Have you ever asked God for something and gotten a “no”? If so, you might be skeptical when you hear Jesus say, in effect, ask God for what you need (Matthew 7:7-11). Seek and you will find, Jesus tells us. Knock, and the door will open. He is a good father and he will withhold no good thing from you. If you ask for food, he will not give you a useless stone or a harmful serpent.
The truth is, sometimes we don’t realize that we ask God for stones and serpents. When we ask God to give us things that are useless or harmful, the good father refuses. As sure as he will not give a serpent when his children ask for fish, neither will he give one when his children unwittingly ask for the serpent.
There is an old Puritan prayer which includes these words:
“I thank you that many of my prayers have been refused. I have asked amiss and do not have, I have prayed from lusts and been rejected, I have longed for Egypt and been given a wilderness. Go on with your patient work, answering ‘no’ to my wrongful prayers, and fitting me to accept it.”
Jesus tells us that our Father in heaven is a good, gracious parent. He knows what we need before we do (Matthew 6:8), and cares more deeply for our well-being than we ever could. God is deeply invested and involved in our lives. We were made not only to benefit from his kindness and generosity, but to interact with him as his children before a good Father.
We are to ask God for what we need, trusting that he gives to his children everything the best father would give and more. But sometimes our loving Father’s best response to our prayers is a “no”. The thing we ask for is not given or the question we raise is not answered. It can be easy to fixate on those responses that seem like a “no”, or worse, like silence. But we miss the goodness of God when we begin to assess his faithfulness according to what we perceive he has done for us lately.
Even in our deepest seasons of confusion or most acute times of want, we can already see what God has given to ultimately address our greatest need—which was something we, in our rebellion against him, did not ask for—redemption. But this he has already given through the sacrifice of his own Son. God has proven his love and goodness in this way:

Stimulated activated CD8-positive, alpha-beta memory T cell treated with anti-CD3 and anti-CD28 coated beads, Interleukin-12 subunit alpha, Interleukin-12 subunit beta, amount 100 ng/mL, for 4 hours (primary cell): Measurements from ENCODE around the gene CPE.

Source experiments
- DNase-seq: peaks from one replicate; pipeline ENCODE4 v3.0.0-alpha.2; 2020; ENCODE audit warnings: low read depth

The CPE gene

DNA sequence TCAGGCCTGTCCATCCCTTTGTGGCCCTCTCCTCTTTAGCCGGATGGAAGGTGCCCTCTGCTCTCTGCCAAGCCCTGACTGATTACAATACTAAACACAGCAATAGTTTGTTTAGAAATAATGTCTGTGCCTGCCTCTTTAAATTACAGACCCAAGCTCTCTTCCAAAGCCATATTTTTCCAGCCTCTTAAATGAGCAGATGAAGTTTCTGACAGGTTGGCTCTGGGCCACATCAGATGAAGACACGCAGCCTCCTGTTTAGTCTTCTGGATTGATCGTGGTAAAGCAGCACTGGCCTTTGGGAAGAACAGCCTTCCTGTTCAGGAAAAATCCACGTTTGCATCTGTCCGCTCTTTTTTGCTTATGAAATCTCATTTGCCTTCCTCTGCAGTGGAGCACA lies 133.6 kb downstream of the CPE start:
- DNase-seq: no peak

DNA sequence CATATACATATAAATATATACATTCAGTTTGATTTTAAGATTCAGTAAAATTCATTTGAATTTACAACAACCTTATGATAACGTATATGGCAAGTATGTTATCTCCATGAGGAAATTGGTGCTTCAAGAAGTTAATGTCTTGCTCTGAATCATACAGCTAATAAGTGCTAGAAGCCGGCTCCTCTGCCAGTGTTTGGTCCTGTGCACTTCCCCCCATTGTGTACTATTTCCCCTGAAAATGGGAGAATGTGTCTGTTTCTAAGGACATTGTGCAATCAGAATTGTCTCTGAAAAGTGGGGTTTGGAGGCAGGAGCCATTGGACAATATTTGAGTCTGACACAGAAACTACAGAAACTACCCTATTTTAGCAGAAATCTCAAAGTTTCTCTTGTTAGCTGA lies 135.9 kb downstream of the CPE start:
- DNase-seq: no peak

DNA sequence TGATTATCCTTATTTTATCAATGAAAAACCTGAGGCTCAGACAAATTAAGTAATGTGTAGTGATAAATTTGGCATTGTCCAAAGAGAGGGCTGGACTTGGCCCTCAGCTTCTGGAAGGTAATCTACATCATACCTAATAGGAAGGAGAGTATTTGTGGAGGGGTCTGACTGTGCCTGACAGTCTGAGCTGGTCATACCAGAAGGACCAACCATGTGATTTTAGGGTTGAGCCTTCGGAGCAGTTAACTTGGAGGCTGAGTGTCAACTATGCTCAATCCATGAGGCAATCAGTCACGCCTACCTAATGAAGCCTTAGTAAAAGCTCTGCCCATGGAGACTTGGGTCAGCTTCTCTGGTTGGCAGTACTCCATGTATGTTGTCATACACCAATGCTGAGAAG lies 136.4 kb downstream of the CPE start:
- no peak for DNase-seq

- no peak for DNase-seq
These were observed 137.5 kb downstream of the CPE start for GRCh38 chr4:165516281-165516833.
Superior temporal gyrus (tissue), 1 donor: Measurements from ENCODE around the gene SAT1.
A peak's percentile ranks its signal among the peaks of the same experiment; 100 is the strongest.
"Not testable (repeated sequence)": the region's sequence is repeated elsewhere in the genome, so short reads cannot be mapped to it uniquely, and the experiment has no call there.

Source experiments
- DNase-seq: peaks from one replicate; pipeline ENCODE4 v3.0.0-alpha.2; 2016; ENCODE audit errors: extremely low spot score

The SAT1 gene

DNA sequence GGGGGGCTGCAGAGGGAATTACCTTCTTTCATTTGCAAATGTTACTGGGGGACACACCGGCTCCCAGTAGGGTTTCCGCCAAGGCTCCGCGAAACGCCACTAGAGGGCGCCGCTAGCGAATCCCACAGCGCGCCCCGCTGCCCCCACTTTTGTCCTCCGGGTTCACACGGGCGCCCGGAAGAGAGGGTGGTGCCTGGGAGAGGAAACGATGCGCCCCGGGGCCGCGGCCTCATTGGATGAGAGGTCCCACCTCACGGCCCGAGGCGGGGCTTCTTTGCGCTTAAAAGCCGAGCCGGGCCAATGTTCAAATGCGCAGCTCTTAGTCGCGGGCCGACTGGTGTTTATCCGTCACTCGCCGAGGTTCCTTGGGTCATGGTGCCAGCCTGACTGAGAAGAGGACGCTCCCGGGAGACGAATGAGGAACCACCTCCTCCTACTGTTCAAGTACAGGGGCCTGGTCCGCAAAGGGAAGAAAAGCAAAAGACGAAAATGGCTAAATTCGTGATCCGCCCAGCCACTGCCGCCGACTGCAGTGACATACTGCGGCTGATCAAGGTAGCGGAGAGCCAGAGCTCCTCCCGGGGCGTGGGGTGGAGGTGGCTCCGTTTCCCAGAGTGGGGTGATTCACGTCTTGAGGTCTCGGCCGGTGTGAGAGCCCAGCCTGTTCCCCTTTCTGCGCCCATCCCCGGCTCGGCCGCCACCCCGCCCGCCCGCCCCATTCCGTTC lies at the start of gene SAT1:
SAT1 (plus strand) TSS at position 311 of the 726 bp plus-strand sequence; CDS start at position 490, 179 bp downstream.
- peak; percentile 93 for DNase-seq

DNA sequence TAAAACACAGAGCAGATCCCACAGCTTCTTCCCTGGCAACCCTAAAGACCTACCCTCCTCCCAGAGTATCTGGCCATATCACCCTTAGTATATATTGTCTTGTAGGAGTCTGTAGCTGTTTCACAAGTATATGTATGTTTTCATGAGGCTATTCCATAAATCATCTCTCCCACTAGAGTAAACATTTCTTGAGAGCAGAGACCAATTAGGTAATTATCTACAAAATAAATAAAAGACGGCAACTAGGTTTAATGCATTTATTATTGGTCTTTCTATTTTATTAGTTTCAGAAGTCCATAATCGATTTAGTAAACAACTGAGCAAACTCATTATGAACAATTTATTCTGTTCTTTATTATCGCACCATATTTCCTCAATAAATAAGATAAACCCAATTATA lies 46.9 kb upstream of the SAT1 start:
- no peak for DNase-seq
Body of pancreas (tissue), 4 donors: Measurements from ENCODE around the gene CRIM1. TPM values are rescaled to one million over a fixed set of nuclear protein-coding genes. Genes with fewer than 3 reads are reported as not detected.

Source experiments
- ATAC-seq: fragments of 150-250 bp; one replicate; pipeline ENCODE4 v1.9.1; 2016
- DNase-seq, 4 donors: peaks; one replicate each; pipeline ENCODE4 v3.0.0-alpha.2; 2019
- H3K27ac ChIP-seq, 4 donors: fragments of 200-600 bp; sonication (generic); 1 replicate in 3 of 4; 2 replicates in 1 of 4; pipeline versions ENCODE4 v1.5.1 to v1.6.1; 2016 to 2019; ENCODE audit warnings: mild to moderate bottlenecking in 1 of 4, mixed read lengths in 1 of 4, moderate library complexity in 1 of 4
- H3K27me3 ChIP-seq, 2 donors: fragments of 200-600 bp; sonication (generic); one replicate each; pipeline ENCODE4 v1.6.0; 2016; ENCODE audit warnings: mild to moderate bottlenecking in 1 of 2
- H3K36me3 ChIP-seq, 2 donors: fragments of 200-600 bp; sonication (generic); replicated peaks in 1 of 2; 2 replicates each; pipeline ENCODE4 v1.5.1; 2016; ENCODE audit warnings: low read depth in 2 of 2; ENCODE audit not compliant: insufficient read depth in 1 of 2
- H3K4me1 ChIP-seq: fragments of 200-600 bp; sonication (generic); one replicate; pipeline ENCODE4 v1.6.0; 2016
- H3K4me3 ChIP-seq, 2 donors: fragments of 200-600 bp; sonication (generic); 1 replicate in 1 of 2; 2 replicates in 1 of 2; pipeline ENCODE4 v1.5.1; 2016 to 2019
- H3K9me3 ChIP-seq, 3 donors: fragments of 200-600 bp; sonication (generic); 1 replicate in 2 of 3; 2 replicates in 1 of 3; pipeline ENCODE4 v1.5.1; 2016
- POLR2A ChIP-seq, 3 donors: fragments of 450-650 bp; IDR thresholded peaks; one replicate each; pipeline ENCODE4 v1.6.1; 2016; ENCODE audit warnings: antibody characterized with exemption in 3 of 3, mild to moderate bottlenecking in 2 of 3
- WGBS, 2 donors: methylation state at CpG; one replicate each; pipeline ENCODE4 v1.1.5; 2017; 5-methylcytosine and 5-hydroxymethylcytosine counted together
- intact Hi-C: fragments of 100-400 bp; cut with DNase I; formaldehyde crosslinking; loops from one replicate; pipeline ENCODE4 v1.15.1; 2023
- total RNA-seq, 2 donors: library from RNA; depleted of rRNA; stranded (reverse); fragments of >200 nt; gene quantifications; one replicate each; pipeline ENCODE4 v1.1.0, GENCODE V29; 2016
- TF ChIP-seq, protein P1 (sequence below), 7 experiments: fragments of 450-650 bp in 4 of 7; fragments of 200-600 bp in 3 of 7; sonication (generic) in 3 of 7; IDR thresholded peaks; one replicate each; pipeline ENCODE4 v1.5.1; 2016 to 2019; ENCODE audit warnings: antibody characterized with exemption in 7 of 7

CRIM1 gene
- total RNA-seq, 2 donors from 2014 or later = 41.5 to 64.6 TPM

“God shows his love for us in that while we were still sinners, Christ died for us. Since, therefore, we have now been justified by his blood, much more shall we be saved by him from the wrath of God. For if while we were enemies we were reconciled to God by the death of his Son, much more, now that we are reconciled, shall we be saved by his life.” (Romans 5:8).
The God who did not spare his own Son, but gave him up for us all, is the same good Father Jesus talks about in the Sermon on the Mount. The “yes” he has already given in the sacrifice of his Son in response to our need will forever outweigh a million “no’s”. May our good Father give us eyes to see this, and may this be the prayer we bring as we ask, seek, and knock.
© 2017 Christ Presbyterian Church. All Rights Reserved.
Russ Ramsey is a pastor at Christ Presbyterian Church and the author of Struck: One Christian’s Reflections on Encountering Death (IVP, 2017), Behold the Lamb of God: An Advent Narrative, and Behold the King of Glory: A Narrative of the Life, Death, and Resurrection of Jesus Christ. He is a graduate of Taylor University and Covenant Theological Seminary. Follow Russ on Facebook, Twitter, and Instagram..